I have visited Pompeii, at the base of another volcano, Mt Vesuvius. In March this year I was starring at another volcano, Mt Etna. The first glimpse of it was on the train from Catania to Taormina. The top of Mt. Etna was covered with snow. It was exciting when it came into view. It is a very active volcano, it has erupted many times in recent history with lava flowing out of it and down it's sides, which later cools and leave a landscape strewn with black blocks of lava rock.
Still there are lots of people living around Mt. Etna. It's hillsides are some of the most fertile in Sicily. On our way back from Taormina to Catania, we stopped at a little town called Acireale. From Sir Anthony Blunt's book 'Sicilian Baroque' he had a picture of the facade of the duomo in Acireale. I was in Sicily on a baroque odessy, so that necessitated a stop at Acireale. We walked the mile from the train station to the duomo. It did not disappoint. On the way back to the train station we stopped at this fruit and vegetable stand, bought some mandarin oranges and pears, all grown in the surrounding area. It was the most luscious pear I've ever eaten and throughout our whole trip we were eating mandarin oranges and pears.
The towns around Mt. Etna produces some of the most delicious stuff. The pistachio from Bronte are famous- they are used in making ice cream (gelato) and pastries. In the pasticerria in Sicily, one can see lots of little cakes with green icing made from pistachio and often filled with a sweet ricotta filling. The list of produce that come out of these towns around Mt. Etna is long - apples, pears, almonds, pistacchio, strawberries, lemons,oranges, olives, grapes, mushrooms, tomatoes and all kinds of vegetables. The sheep raised around here produces ricotta and pecorino cheese.
There is a little narrow gauge train that runs from Catania, round the west side of Mt. Etna to the north, ending in Riposto and stops at all the little towns that dot the sides of Mt. Etna. We didn't have time to see all the towns, we picked Randazzo, some 70 km away for our stop. It rained the whole day and the snow line had fallen. So as we approached the higher towns there was an accumulation of snow. It was a terrific sight to behold. Sicily is a small island surrounded by sea, at the coast palm trees sway and in the hills, snow falls and accumulates. Mt. Etna is an active volcano and has had eruptions frequently in the past. One can see lava fields all over and it is very evident that it is active. It is so wonderful to see the snow on top of lava rock strewn all over the hillside. Each time Mt. Etna erupts, it wipes out some parts of the railway tracks and it has to be rebuilt. It is a part of life, to coexist with Mt. Etna.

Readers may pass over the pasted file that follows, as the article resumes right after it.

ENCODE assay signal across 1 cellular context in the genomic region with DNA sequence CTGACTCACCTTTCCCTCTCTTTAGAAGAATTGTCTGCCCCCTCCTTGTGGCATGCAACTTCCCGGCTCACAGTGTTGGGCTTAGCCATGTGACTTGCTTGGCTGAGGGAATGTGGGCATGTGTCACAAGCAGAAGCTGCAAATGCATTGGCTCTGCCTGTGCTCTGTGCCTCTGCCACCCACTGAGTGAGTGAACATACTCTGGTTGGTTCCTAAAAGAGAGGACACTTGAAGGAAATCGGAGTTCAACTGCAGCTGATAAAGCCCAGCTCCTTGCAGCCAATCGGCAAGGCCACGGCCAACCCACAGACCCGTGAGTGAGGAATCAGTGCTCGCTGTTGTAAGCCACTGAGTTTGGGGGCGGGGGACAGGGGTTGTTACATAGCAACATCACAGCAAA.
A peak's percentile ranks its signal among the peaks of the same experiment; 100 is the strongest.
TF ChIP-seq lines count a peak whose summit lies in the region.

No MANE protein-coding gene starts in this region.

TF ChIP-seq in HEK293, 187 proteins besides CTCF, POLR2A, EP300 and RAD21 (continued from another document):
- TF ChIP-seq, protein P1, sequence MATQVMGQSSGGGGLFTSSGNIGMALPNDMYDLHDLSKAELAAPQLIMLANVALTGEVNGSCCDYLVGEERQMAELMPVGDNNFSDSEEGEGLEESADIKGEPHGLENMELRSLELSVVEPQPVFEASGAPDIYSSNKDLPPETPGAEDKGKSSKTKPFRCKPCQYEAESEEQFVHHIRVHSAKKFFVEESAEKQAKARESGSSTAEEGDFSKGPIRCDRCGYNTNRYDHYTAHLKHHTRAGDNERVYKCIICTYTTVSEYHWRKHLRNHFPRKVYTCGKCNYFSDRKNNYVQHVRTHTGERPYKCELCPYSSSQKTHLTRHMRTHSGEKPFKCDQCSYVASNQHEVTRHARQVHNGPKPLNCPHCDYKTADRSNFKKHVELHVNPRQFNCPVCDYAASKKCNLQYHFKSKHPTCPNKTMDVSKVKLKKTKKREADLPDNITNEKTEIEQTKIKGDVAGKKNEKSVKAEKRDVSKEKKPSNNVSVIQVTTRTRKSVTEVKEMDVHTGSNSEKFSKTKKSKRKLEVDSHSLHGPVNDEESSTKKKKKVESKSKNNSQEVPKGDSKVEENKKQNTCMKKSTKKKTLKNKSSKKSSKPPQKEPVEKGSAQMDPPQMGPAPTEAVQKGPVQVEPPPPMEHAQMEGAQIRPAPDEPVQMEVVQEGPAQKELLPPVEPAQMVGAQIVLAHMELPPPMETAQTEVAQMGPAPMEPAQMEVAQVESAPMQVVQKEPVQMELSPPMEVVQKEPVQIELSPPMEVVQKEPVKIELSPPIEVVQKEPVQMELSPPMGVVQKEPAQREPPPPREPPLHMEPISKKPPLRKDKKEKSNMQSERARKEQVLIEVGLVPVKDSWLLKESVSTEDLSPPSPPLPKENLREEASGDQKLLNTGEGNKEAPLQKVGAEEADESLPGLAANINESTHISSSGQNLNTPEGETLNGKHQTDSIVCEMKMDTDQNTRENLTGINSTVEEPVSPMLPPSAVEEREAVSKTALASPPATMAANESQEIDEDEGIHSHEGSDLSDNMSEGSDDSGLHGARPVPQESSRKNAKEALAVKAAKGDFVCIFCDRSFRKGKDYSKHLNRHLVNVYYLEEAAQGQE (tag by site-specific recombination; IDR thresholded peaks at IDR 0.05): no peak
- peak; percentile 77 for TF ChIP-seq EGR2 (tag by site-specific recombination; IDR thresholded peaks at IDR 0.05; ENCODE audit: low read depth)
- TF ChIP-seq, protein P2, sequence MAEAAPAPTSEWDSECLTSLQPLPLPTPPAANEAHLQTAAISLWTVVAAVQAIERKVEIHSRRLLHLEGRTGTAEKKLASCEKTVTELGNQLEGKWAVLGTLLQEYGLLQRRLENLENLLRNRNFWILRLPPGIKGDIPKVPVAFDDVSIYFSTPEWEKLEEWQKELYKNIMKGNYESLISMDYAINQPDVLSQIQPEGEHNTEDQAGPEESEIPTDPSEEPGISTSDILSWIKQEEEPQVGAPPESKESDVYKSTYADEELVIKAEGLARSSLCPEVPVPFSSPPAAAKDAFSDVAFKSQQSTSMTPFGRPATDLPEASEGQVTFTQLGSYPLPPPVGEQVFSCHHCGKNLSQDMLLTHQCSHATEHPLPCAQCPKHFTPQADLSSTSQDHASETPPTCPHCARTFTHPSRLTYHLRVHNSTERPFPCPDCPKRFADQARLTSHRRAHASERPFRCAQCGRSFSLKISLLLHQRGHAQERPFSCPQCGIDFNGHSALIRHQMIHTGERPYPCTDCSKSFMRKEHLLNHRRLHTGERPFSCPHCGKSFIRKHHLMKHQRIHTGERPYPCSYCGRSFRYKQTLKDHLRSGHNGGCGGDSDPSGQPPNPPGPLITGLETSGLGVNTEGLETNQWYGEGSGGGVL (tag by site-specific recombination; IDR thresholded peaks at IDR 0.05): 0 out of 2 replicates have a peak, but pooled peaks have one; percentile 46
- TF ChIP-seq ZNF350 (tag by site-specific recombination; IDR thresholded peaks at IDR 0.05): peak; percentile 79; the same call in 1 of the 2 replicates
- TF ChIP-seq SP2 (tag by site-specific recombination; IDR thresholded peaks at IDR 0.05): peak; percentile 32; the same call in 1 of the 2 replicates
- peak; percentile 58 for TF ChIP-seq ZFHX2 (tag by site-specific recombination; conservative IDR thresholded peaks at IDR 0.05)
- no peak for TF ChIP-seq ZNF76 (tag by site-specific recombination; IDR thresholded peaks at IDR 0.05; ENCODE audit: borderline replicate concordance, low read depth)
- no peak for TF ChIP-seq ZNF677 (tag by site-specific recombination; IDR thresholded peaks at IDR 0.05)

Later, back in the hotel in Catania, we talked with our hotel owner about the palazzo that is now the hotel where we stayed in, the Hotel Gresi. It took up the upper 3 floors of the palazzo and was equipped with an exterior elevator and interior staircases. He took us up all the floors, we saw the salon with its original baroque moldings and painted ceilings, really beautiful. Then we went up to the rooftop garden and looked on Via Etna, the main drag in Catania, very impressive. But the creme de la creme was a little raised platform to one corner of the rooftop, from where we saw Mt. Etna, all covered in snow, rising up in the distance. Wow! A view of Mt. Etna, that was incredible. 'Molto bella', I told the hotel owner. I can imagine, as the days get warmer, the snow will melt, the snow line will recede up the mountain. I can also imagine, sitting there, watching the sun set behind Mt. Etna, laying about, sipping some lemoncello and dreaming or dunking a cantucci into a glass of vin santo and dreaming.....
I left Catania and Sicily and brought home with me incredible memories of a beautiful place with incredible food and some of the world's friendliest people.